Christ, Our Messiah

And looking upon Jesus as he walked, he said, Behold the Lamb of God!”

~ John 1:36

The Jews had long sought the coming Messiah. And a “lamb” in the Jewish culture had a deep, rich and symbolic meaning that symbolized the one who would come as their Deliverer. The promised Messiah would be likened to one who is “like a lamb that is led to slaughter” (Is. 53:6-7). When John the Baptist declares to the world “Behold the Lamb of God”, those there that day understood that John was saying here’s our Messiah, here’s our Deliverer, here’s the one who has been promised to save and deliver us, Jesus – the Messiah – the Lamb of God who takes away the sins of the world!

Like the blood of the lamb that was used during Passover as a covering on the lintel and doorposts over the homes of the Hebrews in Egypt to protect them from God’s vengeance, so the blood of Christ, our Passover (1 Cor. 5:7), the Lamb of God, is the sinner’s covering from God’s just indignation against our sin. God sees us, not in ourselves, not in our own righteousness, nor according to our good deeds (as if there were any), but rather God looks at the faithful through the sacrificial blood of the Lamb, through Christ our Messiah.

~ apl

Prayer Life Pause: Dear Jesus, thank You for offering Yourself as my Passover. Though I deserve the punishment for my sins, by Your grace I am passed over and enjoy the blessings of knowing You as my Covering. In Jesus’ name, amen.

The Prayers of St. Paul – Pt. 1

I will pray with the spirit, and I will also pray with understanding.

~ 1 Corinthians 14:15b

I would like to take a few posts and survey some of the prayers and prayer methodology of the Apostle Paul. Paul is well-known for his fervent proclamation of the Gospel and his tireless defense of sound doctrine. But this dear saint was also a deeply devotional and passionately Spirit-filled man of prayer. With even a cursory reading of Paul’s epistles, one will find a treasure trove of guidance and instruction for their own prayer life. After studying Paul’s prayers, I might even say he is the quintessential New Testament example for believers today. My sincere hope is this series will be of spiritual profit to those who read it.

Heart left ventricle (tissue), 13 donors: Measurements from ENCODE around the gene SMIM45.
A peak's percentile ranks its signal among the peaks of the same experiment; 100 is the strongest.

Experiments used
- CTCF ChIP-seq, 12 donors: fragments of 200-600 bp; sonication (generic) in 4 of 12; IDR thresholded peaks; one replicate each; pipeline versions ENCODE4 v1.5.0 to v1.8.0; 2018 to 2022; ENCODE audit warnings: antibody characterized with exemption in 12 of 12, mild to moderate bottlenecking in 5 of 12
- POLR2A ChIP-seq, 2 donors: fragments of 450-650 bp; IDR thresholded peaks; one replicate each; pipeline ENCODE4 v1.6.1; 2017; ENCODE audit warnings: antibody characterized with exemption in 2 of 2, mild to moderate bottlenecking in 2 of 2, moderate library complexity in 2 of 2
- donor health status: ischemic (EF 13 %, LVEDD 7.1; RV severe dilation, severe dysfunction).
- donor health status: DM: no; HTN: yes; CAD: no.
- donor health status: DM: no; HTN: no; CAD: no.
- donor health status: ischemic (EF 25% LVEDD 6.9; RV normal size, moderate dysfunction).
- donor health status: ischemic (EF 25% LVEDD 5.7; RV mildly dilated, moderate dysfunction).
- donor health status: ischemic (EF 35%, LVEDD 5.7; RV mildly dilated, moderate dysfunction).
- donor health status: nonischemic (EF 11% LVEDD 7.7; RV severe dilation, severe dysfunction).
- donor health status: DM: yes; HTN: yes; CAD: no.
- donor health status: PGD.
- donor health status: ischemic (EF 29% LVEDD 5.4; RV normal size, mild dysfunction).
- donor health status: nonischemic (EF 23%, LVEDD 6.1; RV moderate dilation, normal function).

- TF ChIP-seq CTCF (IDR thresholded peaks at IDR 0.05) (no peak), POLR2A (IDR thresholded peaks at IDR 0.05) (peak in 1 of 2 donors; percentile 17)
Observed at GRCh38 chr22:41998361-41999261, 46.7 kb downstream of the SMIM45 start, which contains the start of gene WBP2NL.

In 1 Corinthians, the 14th chapter, Paul lays out two guiding principles for his prayer life. Number one, he will pray with the spirit. Number two, he will pray with understanding. Any meaningful and moving prayer will always consist of these two elements. As for praying with the Spirit, it can be said there is no godly prayer without it. Prayers of our own making, prayers of our own strength, without the abiding and enabling help of God’s Holy Spirit are no prayers at all. We pray in the power of the Spirit or not at all. The person who seeks to bring their supplications before the Lord, must first seek and find the communion of the Holy Spirit to make their prayers pleasing and acceptable to God (Romans 8:26-27).

Second, Paul’s desire is to pray with understanding. The idea here is he will pray intelligently, with a working knowledge of how and what to pray for. This is accomplished through the ongoing cultivation of our over-all spiritual life. People learn to pray with more and more spiritual understanding as they grow in their faith and fellowship with Christ and by feasting on His Word. There are those who pray without understanding and you will find them praying in a frivolous and worldly manner. Paul’s principle of praying with the understanding is essential for growth in God and in a purposeful and fruitful prayer life.

If you find yourself struggling to know where to begin in your own prayer life, take these two fundamental principles of the Apostle Paul to heart. Prayer with the spirit and with understanding; they are so important and a prerequisite to finding fulfillment in prayer.

~ apl